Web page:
Rather, The Movement recognizes that issues such as poverty, corruption, collapse, homelessness, war, starvation and the like appear to be "Symptoms" born out of an outdated social structure. While intermediate Reform steps and temporal Community Support are of interest to The Movement, the defining goal here is the installation of a new socioeconomic model based upon technically responsible Resource Management, Allocation and Distribution through what would be considered The Scientific Method of reasoning problems and finding optimized solutions."

    I agree with them that human nature is not intrinsically negative. If people are not subjected to state sponsored education and grow up in a natural environment then I think they will recognise themselves as a co-operative part of nature.

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    1. I think that the Venus Project, which underlies zeitgeist is scarily similar to the "Alien Invasion Plan" that Anastasia and Vladimir witness the planning for in book 4... "Their souls will self destruct because they will be required to render service to the machines which outwardly serve them"...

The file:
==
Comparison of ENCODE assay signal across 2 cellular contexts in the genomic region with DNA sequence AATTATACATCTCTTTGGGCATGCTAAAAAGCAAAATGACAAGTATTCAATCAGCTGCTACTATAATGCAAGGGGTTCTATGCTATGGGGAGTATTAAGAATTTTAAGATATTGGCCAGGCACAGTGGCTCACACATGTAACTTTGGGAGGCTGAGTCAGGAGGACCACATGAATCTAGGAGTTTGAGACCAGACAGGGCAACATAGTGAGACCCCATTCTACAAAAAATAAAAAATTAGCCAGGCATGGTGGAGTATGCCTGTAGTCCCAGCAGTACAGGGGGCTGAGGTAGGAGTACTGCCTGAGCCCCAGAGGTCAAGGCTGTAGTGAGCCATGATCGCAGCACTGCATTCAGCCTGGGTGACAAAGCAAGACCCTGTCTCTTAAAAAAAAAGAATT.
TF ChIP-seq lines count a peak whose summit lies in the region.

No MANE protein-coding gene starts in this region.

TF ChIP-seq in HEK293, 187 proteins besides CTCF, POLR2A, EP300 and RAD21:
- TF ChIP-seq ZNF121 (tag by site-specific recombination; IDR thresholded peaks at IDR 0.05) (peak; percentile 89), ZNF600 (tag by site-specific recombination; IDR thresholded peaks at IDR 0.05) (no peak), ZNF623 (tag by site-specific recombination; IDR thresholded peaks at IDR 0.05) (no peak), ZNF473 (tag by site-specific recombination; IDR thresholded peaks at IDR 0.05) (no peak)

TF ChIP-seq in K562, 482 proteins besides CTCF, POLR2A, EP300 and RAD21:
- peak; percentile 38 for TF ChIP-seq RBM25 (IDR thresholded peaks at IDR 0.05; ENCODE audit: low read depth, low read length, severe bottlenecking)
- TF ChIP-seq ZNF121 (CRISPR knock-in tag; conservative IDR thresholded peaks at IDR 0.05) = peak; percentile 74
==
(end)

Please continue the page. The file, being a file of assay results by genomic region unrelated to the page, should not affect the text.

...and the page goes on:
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  2. Thank you Roy. Yes, the Zeitgeist movement is definitely interesting, something I'd like to follow. However I'm disenchanted with political movements and I'm not sure that they result in meaningful change. However a grass-roots movement, coming from the people, such as people returning to the land to make their homes there --- that is happening already, and may result in a paradigm shift.

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  3. Hi there. Are you still blogging and more importantly, are you still developing your land in the spirit of Anastasia's kins domain model. Please get back to me on Facebook or on the website. Join our community of people who are all heading towards co-creating these outcomes for all who want to participate across the UK and Europe. Thanks :)

    http://ringing-cedars.wixsite.com/takebackyourland/
    https://www.facebook.com/lillyllew